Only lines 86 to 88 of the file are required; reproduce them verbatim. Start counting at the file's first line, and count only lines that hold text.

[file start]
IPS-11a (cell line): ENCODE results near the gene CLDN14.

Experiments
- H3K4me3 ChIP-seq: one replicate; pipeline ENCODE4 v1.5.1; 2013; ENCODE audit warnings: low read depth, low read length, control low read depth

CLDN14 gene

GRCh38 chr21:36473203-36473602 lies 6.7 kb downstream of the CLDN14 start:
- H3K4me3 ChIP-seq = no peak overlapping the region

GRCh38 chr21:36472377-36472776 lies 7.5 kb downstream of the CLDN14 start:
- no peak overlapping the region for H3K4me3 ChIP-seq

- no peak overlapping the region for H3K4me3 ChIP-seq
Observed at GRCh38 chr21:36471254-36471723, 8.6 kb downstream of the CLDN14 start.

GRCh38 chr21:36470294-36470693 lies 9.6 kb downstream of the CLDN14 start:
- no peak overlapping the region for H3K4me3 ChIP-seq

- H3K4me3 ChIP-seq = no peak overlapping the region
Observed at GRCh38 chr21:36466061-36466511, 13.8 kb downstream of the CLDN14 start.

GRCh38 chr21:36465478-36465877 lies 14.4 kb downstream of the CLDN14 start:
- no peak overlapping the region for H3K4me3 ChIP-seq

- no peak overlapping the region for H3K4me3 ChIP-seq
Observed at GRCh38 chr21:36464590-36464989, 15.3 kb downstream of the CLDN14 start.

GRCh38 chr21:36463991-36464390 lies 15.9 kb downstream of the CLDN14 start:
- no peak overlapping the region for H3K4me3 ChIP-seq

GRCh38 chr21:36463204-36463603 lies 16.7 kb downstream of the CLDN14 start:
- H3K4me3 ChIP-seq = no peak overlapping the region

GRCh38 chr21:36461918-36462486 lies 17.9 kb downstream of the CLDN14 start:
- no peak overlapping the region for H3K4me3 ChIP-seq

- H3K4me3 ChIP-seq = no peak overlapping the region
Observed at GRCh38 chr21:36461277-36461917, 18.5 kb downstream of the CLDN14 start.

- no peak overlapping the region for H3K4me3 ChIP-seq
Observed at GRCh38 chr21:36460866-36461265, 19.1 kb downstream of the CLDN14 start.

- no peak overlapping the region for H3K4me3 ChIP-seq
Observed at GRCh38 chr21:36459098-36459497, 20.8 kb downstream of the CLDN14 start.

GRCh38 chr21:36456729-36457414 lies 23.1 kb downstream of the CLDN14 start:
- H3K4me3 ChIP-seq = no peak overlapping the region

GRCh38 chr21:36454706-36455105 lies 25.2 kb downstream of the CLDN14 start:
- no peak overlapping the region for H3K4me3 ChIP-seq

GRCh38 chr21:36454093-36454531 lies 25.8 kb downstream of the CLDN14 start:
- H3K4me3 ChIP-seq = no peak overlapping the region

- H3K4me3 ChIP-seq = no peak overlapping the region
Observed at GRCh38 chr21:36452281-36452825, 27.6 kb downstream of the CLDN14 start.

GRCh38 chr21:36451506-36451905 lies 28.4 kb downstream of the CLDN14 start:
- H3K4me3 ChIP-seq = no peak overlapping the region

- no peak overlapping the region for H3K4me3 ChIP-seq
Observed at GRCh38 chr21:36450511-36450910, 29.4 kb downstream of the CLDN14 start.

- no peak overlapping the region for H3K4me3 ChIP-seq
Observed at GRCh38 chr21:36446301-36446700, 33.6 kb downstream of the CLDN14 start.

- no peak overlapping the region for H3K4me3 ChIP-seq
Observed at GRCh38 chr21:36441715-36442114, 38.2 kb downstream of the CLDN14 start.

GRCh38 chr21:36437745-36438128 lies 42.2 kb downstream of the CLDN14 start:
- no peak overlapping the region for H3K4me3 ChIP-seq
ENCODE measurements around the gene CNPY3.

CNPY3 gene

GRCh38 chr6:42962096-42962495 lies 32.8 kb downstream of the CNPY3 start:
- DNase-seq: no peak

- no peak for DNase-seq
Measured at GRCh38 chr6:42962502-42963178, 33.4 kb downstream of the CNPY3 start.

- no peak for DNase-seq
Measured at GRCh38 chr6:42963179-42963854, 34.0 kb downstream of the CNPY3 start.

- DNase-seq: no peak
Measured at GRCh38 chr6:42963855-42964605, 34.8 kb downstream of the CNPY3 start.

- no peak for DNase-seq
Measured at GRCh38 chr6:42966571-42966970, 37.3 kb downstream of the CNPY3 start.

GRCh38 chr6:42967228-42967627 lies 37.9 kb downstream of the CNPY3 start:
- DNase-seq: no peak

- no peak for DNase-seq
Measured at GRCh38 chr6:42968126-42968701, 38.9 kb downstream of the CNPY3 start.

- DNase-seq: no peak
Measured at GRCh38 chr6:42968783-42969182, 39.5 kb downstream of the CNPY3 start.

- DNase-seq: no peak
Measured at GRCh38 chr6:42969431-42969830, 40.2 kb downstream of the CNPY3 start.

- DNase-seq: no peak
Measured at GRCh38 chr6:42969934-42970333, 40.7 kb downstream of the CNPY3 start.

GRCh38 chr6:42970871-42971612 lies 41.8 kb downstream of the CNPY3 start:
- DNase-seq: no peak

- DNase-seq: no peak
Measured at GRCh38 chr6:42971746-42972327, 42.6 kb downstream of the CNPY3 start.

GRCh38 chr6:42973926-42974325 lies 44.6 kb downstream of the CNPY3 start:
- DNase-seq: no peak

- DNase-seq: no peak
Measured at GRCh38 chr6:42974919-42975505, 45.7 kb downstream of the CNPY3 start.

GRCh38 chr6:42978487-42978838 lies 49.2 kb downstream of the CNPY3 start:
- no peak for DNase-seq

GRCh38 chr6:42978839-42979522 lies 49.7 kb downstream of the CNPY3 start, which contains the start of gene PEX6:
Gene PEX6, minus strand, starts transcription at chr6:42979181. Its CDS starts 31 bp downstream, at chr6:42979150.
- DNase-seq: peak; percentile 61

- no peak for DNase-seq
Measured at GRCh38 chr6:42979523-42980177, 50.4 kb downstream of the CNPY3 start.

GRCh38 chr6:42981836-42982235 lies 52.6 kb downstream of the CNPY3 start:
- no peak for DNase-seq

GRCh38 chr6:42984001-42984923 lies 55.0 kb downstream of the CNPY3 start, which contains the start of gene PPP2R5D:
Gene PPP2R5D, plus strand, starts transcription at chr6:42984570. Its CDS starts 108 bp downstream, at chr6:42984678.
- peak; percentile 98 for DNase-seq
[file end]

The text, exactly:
GRCh38 chr6:42981836-42982235 lies 52.6 kb downstream of the CNPY3 start:
- no peak for DNase-seq

GRCh38 chr6:42984001-42984923 lies 55.0 kb downstream of the CNPY3 start, which contains the start of gene PPP2R5D: